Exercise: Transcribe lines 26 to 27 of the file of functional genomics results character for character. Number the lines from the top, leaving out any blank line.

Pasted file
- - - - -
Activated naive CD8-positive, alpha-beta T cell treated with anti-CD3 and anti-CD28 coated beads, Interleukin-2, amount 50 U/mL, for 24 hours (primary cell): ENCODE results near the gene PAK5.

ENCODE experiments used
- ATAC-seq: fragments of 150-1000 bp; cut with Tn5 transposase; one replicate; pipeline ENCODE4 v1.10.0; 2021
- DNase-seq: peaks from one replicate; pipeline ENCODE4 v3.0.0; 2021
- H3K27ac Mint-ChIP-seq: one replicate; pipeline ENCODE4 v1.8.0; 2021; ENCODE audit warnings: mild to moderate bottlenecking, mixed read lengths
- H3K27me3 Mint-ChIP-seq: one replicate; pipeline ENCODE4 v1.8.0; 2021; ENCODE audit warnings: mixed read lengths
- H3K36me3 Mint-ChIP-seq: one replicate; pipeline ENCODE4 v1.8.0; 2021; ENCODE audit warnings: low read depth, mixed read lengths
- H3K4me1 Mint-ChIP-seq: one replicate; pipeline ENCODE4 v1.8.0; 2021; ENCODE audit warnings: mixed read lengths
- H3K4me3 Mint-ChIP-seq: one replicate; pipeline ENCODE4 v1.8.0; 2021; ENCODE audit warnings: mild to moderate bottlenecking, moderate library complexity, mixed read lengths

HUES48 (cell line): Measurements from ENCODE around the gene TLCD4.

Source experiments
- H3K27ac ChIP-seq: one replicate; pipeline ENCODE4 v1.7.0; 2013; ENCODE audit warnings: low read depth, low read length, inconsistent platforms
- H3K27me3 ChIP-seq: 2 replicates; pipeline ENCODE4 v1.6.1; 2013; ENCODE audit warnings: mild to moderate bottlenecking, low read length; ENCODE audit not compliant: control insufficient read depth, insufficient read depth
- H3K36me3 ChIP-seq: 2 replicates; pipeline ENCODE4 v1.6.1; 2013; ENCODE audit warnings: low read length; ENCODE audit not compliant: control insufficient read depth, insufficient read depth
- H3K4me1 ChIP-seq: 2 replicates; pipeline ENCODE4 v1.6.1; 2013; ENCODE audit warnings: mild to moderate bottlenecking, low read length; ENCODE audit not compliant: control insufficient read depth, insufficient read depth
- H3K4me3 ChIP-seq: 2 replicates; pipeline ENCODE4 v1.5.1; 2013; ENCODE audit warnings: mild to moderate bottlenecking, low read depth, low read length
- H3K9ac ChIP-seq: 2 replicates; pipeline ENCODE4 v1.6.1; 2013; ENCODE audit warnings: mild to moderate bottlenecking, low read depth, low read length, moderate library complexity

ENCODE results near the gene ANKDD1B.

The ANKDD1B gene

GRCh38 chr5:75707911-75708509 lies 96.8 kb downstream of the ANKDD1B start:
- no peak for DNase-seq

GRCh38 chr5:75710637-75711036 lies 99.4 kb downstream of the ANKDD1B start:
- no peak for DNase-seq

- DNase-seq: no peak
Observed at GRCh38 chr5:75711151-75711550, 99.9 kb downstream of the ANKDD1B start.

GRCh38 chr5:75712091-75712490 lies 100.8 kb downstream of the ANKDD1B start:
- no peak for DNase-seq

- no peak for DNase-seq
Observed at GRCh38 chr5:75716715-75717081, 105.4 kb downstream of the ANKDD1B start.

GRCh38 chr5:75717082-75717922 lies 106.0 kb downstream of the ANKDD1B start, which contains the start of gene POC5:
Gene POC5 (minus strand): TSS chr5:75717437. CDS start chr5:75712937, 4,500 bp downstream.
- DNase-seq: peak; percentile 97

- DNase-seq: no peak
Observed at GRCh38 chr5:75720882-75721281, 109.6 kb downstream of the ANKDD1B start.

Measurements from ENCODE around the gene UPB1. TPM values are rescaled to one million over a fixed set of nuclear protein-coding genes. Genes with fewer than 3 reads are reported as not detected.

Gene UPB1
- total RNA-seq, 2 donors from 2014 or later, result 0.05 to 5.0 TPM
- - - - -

GRCh38 chr5:75712091-75712490 lies 100.8 kb downstream of the ANKDD1B start:
- no peak for DNase-seq